10 Facts You Didn’t Know About Seabiscuit

Seabiscuit was a famous racehorse, as you may know, who is still talked about today regarding his impressive speed and strength. There is so much to know about this horse including his famous victory in an important match race, his overall appearance, how old this horse lived to be, and so much more. These are 10 things you never knew about Seabiscuit.

1. Seabiscuit’s Nickname Was Pappy

Seabiscuit was a horse that was fondly nicknamed Pappy or Pops by those who were close to him and his owners. Just like many horses, Seabiscuit had a ‘registered name’ that he professionally went by, and a ‘barn name’ that his owners, caretakers, and handlers called him by.

This means that if Seabiscuit recognized his name, it probably wasn’t Seabiscuit that he responded to. He most likely responded more so to Pappy or Pops.

2. He Won Over $430K In His Racing Career

At his time, the remarkable $437,730 (US dollars) that this horse earned in his racing career was a new record for the Thoroughbred racing industry. Seabiscuit set this record officially in the year 1940. But just two years later, in 1942, another horse stole the title of the highest-earning Thoroughbred racehorse in the world.

3. Seabiscuit Beat A Triple Crown Winner In A Match Race

The fourth winner of the Triple Crown, a horse names War Admiral, was a Thoroughbred Stallion known for his speed, endurance, and great success on the racetrack. This remarkable horse lost a race to Seabiscuit known as the ‘race of the century.’ The race that these horses ran was a match race held at Pimlico Race Course. This race was known as the Pimlico special. This highly anticipated match race attracted over 40,000 people to the stands.

This race ended with a bang. Seabiscuit beat War Admiral, a highly admired racehorse carrying the title of Triple Crown winner, by an impressive 4 lengths. This exciting race is part of what made Seabiscuit such a legendary race horse. It is this race alone that is one of the key parts of the movie made for him in 2003.

4. He Died From A Heart Attack

Seabiscuit, everyone’s favorite bay, passed away just 6 days short of the age of 14 on May 17, 1947. He died around midnight on this day and was buried on Ridgewood Ranch in Mendocino County, California.

5. During His Life He Sired Just 108 Foals

In Thoroughbred horse racing, you are not allowed to artificially inseminate or breed horses without doing a live cover. For this reason, most Thoroughbred stallions have a limited number of offspring.

Not only was his breeding limited, but with his young death, Seabiscuit was not as able to pass on as many of his genetics to a future racing generation.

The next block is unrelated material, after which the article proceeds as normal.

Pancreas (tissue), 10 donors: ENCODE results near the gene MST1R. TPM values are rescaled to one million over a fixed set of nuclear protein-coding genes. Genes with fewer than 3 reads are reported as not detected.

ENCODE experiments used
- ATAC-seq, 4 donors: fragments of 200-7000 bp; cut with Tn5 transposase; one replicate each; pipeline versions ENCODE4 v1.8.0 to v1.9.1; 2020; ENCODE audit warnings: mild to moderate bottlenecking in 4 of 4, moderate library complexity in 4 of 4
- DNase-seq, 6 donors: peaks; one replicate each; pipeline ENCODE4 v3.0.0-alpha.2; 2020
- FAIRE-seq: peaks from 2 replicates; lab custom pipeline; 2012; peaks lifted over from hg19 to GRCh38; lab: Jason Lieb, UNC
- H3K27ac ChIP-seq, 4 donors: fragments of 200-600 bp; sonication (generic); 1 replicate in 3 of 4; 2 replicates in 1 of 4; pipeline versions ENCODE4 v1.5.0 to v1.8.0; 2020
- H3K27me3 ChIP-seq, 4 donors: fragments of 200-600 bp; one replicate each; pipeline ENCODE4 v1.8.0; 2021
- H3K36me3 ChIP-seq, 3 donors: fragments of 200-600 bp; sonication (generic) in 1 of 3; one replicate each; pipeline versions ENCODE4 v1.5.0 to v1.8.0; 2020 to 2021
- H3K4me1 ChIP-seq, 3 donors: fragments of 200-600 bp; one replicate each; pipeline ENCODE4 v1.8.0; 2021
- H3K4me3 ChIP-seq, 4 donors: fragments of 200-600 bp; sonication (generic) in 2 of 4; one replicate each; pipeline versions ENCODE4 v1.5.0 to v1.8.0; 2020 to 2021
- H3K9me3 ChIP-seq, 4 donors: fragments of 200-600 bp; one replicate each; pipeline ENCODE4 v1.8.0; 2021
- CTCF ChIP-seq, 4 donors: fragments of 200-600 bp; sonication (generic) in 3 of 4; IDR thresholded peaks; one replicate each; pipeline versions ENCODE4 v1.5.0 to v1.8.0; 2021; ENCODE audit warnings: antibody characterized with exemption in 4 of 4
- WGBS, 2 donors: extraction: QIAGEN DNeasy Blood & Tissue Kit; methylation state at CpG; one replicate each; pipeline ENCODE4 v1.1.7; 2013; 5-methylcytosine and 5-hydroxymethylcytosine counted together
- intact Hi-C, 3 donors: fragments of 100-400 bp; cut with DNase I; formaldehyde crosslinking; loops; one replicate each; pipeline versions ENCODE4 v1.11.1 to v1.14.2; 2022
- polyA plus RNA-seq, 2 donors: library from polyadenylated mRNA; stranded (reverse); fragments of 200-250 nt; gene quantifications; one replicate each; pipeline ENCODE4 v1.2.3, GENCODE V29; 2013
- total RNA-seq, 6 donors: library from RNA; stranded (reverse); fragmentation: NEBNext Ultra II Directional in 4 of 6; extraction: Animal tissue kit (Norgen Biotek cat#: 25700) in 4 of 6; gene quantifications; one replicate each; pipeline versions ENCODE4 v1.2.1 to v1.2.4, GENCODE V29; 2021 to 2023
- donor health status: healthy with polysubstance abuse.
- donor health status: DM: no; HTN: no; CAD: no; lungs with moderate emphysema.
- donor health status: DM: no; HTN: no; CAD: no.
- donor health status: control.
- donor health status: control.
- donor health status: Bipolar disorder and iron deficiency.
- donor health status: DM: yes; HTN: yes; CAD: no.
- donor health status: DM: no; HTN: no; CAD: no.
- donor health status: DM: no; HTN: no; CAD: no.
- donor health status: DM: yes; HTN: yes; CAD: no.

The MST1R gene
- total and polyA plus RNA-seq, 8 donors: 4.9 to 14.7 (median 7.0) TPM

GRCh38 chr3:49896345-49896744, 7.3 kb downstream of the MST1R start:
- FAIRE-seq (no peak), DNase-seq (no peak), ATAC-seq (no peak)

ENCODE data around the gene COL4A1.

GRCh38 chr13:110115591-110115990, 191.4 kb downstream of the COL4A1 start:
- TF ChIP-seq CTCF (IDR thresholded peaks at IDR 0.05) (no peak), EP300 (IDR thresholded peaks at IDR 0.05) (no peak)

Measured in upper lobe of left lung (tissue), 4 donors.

6. In His Retirement, He Was Used As A Ranch horse

Seabiscuit was retired to a ranch known as Ridgewood Ranch. This ranch is also the ranch where this horse happens to be buried. Seabiscuit was used on this ranch as a cattle horse. His job was to carry his rider through the ranch checking on the cows and herds.

This horse was only retired for a year or so before returning to the track with his jockey for one last hurrah. Together, Seabiscuit and his jockey healed from leg injuries during his time spent on the ranch.

7. Seabiscuit Was A Small Horse For His Career & Breed

Seabiscuit, a little bay Thoroughbred, was actually quite small compared to other Thoroughbreds and Racehorses.

The average Thoroughbred stands at around 16 to 16.2 hands high. Sometimes, these horses can stand even over 17 hands high too! Seabiscuit stood at just around 15.2 hands high (or 5 feet 2 inches).

8. In 2003 A Movie Was Made In Honor Of This Horse

Even today, Seabiscuit is a fondly remembered horse who was known not only for being really fast but also for providing the Americans of that time with a sort of entertainment and relief from the great depression and World War 2.

To remember Seabiscuit, a film was created in 2003 all about this remarkable horse. This film is nearly completely accurate to Seabiscuit’s life and tells not only of his time growing up, but it also shows his match race with the horse War Admiral.

9. He Was A Mellow Horse

Do you know how some horses are just naturally super calm and chill? Well, this happened to be exactly how Secretariat was. Not much fazed this little guy and he was really a relaxed and calm horse.

Some fans and racetrack staff said that Secretariat looked sleepy and appeared to just want to lie down and sleep than run the race that they were about to do.

Because Seabiscuit was so mellow naturally, it made it a lot easier for people to handle, ride, and care for this stallion than others. His temperament was unlike that of any other racehorse many of these people dealt with, so having a horse that was so mellow like Seabiscuit was really a nice change as he wasn’t as hot and fiery as some of the other stallions.

10. Seabiscuit’s Grandpa Was Man o’ War

Man o’ War, nicknamed Big Red for some time, was actually Seabiscuit’s Grandpa. Having those good fast genes from that part of the family really added in an extra speed boost to make it easier to win a race. With the calm sweet side of Seabiscuit being his main personality, just by meeting him, you might never guess that such a remarkable famous racehorse like Man o’ War could be related to him.

Hailey Sipila

Horses have been my passion ever since I can remember. At school, I was known as that weird horse girl, and I would read horse encyclopedias for fun. Over the years since those days, I have only learned more. My experiences with horses of a variety of breeds have taught me a lot. Now I want to share what I know with you!

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